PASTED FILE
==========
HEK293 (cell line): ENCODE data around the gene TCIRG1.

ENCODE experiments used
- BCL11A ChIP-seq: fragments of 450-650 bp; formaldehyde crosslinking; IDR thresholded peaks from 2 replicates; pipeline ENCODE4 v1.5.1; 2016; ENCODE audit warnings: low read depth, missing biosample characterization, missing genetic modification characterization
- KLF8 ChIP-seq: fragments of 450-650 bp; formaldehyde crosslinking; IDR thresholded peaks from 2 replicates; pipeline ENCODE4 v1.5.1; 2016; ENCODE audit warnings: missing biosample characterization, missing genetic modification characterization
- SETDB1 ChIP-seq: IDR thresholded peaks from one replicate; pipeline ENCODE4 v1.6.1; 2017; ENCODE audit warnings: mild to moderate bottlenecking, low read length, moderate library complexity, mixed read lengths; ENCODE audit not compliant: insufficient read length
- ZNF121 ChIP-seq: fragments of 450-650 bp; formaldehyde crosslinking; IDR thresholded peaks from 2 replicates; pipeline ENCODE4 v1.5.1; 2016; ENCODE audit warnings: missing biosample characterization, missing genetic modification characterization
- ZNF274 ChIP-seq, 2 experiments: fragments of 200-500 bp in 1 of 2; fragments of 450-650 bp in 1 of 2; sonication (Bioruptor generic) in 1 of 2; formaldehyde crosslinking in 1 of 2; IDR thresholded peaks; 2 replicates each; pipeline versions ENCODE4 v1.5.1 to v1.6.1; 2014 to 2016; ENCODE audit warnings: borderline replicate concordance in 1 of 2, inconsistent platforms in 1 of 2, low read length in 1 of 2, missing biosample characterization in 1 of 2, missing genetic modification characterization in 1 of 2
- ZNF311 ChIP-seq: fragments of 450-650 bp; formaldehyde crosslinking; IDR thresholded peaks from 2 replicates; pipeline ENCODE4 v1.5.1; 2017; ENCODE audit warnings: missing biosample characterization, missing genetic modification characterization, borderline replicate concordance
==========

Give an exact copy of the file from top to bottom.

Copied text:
HEK293 (cell line): ENCODE data around the gene TCIRG1.

ENCODE experiments used
- BCL11A ChIP-seq: fragments of 450-650 bp; formaldehyde crosslinking; IDR thresholded peaks from 2 replicates; pipeline ENCODE4 v1.5.1; 2016; ENCODE audit warnings: low read depth, missing biosample characterization, missing genetic modification characterization
- KLF8 ChIP-seq: fragments of 450-650 bp; formaldehyde crosslinking; IDR thresholded peaks from 2 replicates; pipeline ENCODE4 v1.5.1; 2016; ENCODE audit warnings: missing biosample characterization, missing genetic modification characterization
- SETDB1 ChIP-seq: IDR thresholded peaks from one replicate; pipeline ENCODE4 v1.6.1; 2017; ENCODE audit warnings: mild to moderate bottlenecking, low read length, moderate library complexity, mixed read lengths; ENCODE audit not compliant: insufficient read length
- ZNF121 ChIP-seq: fragments of 450-650 bp; formaldehyde crosslinking; IDR thresholded peaks from 2 replicates; pipeline ENCODE4 v1.5.1; 2016; ENCODE audit warnings: missing biosample characterization, missing genetic modification characterization
- ZNF274 ChIP-seq, 2 experiments: fragments of 200-500 bp in 1 of 2; fragments of 450-650 bp in 1 of 2; sonication (Bioruptor generic) in 1 of 2; formaldehyde crosslinking in 1 of 2; IDR thresholded peaks; 2 replicates each; pipeline versions ENCODE4 v1.5.1 to v1.6.1; 2014 to 2016; ENCODE audit warnings: borderline replicate concordance in 1 of 2, inconsistent platforms in 1 of 2, low read length in 1 of 2, missing biosample characterization in 1 of 2, missing genetic modification characterization in 1 of 2
- ZNF311 ChIP-seq: fragments of 450-650 bp; formaldehyde crosslinking; IDR thresholded peaks from 2 replicates; pipeline ENCODE4 v1.5.1; 2017; ENCODE audit warnings: missing biosample characterization, missing genetic modification characterization, borderline replicate concordance